In recent times a post-Judeo-Christian Europe has chosen to go further down the path of multicultural secularism. European liberals even went to the extreme of excising any reference to the continent’s entire Judeo-Christian heritage in drawing up its new (failed) federalist constitution. In marginalizing its own religious legacy, cultural bedlam has resulted. The gold standard of moral teaching Judeo-Christianity provided has become increasingly obscured. Culture has been cut free from its roots. Street riots, the Islamization of religious ghettos, growing centralization at the expense of democratic institutions, failing economies, the breakup of the family, and social disintegration are all testimony to Europe’s folly. The U.K.’s David Cameron and Germany’s Angela Merkel, having viewed the experiment firsthand, have each branded the multicultural experiment “a failure.”

A religion-free culture is an oxymoron. Culture will always be viscerally and inherently “religious,” being rooted in the soil of faith beliefs of one kind or another. For the secular humanist, any cultural link with Judeo-Christianity must be broken. For them the Christian faith is the key impediment to achieving the romanticized utopian and ludicrous vision articulated by John Lennon’s “Imagine.” The truth is that, as T. S. Eliot noted, “no culture can appear or develop except in relation to a religion.” Western culture and the values bequeathed remain rooted in the God-given Judeo-Christian legacy, including the public symbolism associated with God at the center of national life, church and state separation or not.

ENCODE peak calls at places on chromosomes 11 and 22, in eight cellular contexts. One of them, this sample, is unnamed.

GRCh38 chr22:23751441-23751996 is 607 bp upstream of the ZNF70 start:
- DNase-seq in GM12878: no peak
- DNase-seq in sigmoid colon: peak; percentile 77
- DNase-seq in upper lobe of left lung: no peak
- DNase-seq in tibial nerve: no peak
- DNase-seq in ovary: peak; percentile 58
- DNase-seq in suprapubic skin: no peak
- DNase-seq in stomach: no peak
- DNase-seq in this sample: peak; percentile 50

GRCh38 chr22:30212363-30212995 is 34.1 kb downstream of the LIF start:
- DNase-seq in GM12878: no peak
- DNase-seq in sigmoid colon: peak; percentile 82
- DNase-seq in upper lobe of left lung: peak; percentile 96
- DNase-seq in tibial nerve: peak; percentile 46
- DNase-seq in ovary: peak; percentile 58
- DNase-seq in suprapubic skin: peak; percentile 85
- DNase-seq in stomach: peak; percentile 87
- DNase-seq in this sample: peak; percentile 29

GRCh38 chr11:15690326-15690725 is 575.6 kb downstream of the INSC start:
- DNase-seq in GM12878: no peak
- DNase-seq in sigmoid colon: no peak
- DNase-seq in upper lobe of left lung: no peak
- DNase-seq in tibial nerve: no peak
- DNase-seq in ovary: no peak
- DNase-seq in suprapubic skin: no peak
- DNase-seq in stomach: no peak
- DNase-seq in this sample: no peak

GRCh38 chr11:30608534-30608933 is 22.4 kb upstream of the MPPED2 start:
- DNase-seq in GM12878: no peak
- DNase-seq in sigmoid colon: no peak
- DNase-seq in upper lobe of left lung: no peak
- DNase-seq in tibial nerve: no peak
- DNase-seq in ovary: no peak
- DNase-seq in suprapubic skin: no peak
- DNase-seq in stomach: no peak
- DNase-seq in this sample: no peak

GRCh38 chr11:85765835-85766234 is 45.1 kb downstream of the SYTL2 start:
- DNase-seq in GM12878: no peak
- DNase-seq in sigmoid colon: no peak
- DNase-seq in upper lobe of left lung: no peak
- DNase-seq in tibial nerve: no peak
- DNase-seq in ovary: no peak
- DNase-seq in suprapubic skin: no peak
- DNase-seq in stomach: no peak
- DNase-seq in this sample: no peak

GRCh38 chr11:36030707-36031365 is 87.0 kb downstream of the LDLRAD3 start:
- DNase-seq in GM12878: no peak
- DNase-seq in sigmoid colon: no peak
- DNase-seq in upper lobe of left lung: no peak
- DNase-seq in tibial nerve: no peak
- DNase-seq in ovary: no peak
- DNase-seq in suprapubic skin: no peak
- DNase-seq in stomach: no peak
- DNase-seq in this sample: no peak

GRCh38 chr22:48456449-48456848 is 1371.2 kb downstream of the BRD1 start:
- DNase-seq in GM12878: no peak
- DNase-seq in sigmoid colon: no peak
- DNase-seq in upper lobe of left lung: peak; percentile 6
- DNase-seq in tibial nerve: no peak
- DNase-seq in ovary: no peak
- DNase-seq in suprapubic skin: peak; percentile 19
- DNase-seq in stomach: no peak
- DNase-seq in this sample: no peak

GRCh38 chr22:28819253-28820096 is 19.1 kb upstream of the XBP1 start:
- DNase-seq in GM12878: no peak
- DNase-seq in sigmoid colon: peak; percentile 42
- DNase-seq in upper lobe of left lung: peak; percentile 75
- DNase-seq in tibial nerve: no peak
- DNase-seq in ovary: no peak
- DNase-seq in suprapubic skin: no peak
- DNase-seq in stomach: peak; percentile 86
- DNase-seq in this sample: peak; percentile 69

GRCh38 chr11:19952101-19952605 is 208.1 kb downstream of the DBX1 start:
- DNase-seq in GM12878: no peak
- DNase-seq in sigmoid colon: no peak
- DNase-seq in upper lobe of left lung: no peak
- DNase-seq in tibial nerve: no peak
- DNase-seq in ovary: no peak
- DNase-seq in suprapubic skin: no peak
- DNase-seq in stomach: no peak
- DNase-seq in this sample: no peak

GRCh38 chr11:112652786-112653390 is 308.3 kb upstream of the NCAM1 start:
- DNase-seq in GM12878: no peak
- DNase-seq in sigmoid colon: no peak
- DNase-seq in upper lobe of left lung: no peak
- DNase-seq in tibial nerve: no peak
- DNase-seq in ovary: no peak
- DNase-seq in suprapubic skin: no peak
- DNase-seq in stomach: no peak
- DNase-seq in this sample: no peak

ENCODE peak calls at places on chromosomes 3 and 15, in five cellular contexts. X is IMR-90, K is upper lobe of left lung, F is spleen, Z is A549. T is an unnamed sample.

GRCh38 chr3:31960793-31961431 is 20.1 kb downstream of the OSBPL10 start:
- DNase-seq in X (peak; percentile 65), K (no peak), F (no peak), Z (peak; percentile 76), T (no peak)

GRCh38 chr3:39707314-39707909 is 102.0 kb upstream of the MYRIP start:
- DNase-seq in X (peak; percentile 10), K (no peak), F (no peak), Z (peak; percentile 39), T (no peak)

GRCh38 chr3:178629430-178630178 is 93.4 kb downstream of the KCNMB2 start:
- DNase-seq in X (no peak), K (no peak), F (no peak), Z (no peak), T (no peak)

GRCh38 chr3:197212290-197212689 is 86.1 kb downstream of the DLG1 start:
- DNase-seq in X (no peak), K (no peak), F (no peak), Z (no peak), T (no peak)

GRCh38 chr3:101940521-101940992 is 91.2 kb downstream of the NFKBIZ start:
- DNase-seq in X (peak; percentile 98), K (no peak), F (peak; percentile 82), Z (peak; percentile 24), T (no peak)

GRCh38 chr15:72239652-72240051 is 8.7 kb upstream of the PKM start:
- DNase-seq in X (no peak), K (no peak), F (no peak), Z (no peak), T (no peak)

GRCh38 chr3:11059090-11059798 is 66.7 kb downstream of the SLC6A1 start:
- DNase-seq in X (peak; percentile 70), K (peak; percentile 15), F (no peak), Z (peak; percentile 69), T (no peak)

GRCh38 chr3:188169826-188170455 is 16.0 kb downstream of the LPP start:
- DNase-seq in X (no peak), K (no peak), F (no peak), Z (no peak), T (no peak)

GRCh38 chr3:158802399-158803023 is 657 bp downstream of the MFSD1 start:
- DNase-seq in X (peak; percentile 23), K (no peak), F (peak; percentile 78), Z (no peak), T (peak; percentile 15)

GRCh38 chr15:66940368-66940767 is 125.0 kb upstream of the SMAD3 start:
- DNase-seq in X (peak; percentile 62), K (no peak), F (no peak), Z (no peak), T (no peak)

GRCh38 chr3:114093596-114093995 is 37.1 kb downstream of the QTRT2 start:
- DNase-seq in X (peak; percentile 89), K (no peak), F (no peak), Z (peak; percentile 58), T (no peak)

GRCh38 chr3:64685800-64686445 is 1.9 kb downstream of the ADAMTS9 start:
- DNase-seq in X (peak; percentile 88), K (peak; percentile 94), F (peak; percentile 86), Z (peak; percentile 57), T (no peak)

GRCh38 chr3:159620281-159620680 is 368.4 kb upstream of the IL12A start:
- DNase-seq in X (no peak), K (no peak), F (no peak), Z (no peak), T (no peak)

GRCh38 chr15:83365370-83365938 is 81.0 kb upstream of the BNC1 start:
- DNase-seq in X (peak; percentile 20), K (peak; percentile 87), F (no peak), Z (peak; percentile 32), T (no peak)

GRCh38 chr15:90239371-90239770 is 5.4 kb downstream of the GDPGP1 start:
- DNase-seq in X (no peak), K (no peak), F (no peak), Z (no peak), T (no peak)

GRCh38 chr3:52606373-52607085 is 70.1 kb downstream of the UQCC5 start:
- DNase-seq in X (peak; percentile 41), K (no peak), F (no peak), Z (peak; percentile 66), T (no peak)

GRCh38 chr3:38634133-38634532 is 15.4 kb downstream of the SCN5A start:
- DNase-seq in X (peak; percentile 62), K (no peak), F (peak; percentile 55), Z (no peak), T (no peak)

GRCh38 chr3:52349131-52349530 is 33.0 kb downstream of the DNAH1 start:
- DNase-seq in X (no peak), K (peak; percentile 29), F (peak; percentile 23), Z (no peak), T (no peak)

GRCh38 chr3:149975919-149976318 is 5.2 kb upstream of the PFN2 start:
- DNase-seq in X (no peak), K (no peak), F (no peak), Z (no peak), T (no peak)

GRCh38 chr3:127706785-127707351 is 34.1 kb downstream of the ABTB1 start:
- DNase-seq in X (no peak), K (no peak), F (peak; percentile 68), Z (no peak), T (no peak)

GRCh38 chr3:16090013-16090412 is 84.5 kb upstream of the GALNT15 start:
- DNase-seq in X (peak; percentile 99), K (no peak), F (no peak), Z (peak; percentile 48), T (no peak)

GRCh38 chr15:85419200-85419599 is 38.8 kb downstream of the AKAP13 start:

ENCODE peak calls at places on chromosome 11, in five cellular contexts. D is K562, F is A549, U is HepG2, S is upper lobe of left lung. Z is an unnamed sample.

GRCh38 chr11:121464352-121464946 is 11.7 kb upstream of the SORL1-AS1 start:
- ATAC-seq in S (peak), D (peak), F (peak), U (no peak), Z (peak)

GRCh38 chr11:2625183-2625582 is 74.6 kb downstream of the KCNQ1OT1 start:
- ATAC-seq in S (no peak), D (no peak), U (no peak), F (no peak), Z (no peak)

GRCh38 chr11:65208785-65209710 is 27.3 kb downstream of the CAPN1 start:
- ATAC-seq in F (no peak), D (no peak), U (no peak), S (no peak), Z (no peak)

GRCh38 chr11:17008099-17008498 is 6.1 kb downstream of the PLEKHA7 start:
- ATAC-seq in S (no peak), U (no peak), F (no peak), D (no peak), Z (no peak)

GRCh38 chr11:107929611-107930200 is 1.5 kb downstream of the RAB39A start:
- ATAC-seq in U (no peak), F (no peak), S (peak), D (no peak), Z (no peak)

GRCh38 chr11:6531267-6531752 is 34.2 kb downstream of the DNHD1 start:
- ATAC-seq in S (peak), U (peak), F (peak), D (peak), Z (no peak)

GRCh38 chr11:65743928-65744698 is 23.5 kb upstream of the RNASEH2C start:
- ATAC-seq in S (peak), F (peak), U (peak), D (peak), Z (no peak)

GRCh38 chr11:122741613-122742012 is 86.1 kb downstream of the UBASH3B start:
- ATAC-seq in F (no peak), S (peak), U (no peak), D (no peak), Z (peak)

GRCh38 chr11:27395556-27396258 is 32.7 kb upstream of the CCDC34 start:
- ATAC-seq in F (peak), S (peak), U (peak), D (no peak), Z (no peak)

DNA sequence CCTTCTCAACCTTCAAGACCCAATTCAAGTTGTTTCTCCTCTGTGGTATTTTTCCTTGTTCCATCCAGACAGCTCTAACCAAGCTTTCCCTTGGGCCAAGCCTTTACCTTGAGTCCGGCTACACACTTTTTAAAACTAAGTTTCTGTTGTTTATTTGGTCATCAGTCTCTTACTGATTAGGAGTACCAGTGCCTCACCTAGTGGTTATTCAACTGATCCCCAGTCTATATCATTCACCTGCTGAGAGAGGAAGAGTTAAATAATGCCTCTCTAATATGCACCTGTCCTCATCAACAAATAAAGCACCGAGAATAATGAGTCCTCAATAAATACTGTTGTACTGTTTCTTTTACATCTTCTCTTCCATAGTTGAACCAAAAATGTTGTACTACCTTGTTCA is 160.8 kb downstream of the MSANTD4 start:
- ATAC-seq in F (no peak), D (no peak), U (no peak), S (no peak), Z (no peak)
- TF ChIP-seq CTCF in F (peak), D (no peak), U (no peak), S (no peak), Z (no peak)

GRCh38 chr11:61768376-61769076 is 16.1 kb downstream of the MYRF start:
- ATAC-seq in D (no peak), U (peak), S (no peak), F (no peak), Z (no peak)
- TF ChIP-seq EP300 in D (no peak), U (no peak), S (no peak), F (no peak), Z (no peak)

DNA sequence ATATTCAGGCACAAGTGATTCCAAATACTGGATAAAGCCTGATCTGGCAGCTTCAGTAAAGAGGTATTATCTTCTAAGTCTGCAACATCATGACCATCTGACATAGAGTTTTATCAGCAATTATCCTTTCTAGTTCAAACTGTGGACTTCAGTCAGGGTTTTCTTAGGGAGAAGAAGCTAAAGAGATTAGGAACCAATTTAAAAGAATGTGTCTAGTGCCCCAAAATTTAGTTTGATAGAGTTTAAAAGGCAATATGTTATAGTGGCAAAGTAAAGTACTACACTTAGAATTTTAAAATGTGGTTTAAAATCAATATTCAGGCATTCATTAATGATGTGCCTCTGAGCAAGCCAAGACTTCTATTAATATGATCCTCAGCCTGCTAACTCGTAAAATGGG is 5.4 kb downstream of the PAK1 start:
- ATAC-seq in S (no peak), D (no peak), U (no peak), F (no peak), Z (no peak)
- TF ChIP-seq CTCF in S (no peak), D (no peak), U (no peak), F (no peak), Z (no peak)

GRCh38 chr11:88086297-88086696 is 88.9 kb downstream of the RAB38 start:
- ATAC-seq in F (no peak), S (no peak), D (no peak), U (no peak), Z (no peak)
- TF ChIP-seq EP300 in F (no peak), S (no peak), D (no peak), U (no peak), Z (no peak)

The direct link between cultural values and their identifiable religious roots cannot be overstated. T. S. Eliot and Edmund Burke each described the link as indissoluble. It is a serious mistake to believe that society and its culture, including its moral values, develop entirely independent of one another. To sever the link is to cast the ship of state free from its spiritual moorings. And we should ask ourselves (as the majority will): Why should society meekly capitulate to the will of minority faith beliefs?

In God We Trust

Even in the U.K., where fewer than 10 percent attend church, about 80 percent consider themselves to be Christian. In Canada the statistic is close to the same. That is a mandate. Judeo-Christianity is not merely a private, heart faith. It never was. It is a very public faith. Beliefs that do not translate into public policy are of little use when it comes to doing the godly thing for the common good. But that will require us to stop thinking the church versus state debate relegates our faith to the personal and private realm only—and to get out there and make our case in the public square using every tool, not least that of the majority will.

Edmund Burke warned, “It is a general popular error to suppose the loudest complainers for the public to be the most anxious for its welfare.” The secular humanist may shout the loudest, but what they offer is to open the gates to an irreligious, multicultural Trojan horse in the name of “moral progress.” We must actively oppose them and shore up the weaknesses on our crumbling cultural walls. Burke reminds us, “Sin has many tools, but a lie is the handle which fits them all.” We have a singular mandate of a clear majority that we can utilize to oppose this particular sin. We should stand on it. Call on it.Use it.

We may not always succeed in winning the debate; but then, success is not our business. Being faithful—in both private and public life—is.

Author: Peter C. Glover

Peter C. Glover is British writer, former director of the U.K. Christian Research Network and the author of the The Great Evangelical Disaster Revisited (HardWired Books, 2012)